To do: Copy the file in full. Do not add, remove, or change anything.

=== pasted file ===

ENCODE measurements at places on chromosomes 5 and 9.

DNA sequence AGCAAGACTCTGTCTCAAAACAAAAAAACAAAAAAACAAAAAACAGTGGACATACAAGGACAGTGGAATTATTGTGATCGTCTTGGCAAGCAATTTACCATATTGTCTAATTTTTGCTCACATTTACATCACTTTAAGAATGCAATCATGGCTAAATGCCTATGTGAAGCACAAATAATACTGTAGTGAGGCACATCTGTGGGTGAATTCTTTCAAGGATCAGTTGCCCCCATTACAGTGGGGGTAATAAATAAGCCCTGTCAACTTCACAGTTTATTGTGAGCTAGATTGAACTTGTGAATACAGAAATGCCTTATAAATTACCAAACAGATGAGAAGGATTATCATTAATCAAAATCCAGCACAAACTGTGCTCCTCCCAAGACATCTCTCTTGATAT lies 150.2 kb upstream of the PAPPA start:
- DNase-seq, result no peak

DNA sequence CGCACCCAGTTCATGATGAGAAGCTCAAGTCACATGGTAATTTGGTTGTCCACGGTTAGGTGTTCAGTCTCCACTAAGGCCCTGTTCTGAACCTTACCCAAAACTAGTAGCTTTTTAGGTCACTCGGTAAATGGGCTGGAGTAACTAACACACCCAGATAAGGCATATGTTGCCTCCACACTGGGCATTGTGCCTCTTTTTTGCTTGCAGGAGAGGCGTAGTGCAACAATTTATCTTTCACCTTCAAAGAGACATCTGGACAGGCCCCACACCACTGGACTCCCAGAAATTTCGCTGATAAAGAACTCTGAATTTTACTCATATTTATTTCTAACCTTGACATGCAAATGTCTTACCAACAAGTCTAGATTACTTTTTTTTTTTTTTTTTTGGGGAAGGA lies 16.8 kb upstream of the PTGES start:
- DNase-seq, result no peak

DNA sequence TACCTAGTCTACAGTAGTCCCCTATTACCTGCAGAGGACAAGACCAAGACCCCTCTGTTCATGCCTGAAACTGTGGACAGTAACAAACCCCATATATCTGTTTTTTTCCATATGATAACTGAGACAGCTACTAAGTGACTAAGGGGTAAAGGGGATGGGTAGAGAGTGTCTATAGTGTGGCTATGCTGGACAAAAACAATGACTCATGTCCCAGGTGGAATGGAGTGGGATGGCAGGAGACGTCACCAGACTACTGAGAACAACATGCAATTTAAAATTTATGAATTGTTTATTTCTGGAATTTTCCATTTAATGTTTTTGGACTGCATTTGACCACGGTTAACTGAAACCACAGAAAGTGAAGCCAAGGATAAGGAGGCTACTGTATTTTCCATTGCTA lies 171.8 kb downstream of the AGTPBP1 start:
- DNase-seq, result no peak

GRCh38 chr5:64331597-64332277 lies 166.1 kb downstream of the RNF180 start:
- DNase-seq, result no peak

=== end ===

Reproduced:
ENCODE measurements at places on chromosomes 5 and 9.

DNA sequence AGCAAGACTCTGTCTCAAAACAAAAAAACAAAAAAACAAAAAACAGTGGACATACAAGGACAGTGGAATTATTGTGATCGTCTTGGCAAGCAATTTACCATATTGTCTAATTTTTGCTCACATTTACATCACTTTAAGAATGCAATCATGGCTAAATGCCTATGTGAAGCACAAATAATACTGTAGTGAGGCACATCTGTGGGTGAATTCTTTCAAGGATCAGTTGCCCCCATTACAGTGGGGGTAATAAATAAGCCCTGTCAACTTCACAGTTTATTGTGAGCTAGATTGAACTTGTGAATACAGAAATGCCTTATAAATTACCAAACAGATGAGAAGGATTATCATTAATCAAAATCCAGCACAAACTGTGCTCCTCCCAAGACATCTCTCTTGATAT lies 150.2 kb upstream of the PAPPA start:
- DNase-seq, result no peak

DNA sequence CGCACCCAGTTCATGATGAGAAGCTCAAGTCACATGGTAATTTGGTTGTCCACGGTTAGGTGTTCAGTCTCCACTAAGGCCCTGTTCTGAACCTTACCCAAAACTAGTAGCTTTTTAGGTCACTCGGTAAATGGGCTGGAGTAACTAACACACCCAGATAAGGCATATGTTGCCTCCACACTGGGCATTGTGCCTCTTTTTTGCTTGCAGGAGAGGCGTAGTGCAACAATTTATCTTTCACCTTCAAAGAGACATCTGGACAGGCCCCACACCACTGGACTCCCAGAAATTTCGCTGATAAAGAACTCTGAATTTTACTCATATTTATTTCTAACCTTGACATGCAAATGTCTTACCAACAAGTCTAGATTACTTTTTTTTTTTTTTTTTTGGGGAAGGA lies 16.8 kb upstream of the PTGES start:
- DNase-seq, result no peak

DNA sequence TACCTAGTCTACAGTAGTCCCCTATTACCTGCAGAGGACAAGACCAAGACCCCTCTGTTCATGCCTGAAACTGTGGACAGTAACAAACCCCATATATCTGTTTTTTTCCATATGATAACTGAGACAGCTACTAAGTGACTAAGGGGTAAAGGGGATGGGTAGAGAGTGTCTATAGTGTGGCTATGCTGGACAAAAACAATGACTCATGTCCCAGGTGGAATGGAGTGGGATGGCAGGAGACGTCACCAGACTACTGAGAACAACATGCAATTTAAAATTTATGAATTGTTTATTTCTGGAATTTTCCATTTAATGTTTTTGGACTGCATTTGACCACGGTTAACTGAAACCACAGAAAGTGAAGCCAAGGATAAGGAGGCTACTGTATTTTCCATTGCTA lies 171.8 kb downstream of the AGTPBP1 start:
- DNase-seq, result no peak

GRCh38 chr5:64331597-64332277 lies 166.1 kb downstream of the RNF180 start:
- DNase-seq, result no peak